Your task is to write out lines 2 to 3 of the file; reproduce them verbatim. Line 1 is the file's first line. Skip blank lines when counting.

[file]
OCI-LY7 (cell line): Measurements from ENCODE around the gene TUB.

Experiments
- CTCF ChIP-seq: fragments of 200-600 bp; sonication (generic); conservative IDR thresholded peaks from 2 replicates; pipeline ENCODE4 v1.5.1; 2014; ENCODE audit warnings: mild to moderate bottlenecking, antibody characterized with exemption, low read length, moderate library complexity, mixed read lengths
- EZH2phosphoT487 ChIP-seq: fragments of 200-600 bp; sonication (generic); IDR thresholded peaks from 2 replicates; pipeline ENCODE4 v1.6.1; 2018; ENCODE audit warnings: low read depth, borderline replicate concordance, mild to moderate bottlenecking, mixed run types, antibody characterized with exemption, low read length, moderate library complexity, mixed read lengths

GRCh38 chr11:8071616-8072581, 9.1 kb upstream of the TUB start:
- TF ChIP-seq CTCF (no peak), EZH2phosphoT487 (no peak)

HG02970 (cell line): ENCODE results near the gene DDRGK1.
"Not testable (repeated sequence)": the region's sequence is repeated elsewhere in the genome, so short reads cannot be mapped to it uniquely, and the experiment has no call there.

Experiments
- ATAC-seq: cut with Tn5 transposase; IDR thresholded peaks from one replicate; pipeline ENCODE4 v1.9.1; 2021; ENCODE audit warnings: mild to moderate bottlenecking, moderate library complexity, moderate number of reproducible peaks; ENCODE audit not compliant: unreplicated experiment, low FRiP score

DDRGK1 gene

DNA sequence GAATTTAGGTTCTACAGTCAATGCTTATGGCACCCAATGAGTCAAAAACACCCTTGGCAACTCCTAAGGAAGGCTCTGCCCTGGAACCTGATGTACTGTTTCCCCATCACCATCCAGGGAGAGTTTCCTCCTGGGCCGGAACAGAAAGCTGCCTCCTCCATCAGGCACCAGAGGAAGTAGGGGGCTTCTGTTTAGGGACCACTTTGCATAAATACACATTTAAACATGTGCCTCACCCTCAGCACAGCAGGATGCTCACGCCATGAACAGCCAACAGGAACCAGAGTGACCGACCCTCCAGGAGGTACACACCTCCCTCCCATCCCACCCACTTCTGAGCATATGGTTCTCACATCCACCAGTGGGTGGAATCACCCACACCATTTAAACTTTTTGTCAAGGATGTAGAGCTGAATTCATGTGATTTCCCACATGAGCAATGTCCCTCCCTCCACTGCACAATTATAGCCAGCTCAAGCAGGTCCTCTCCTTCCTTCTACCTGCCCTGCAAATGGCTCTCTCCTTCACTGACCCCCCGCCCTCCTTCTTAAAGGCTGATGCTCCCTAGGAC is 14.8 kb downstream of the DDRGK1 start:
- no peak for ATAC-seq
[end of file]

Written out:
Experiments
- CTCF ChIP-seq: fragments of 200-600 bp; sonication (generic); conservative IDR thresholded peaks from 2 replicates; pipeline ENCODE4 v1.5.1; 2014; ENCODE audit warnings: mild to moderate bottlenecking, antibody characterized with exemption, low read length, moderate library complexity, mixed read lengths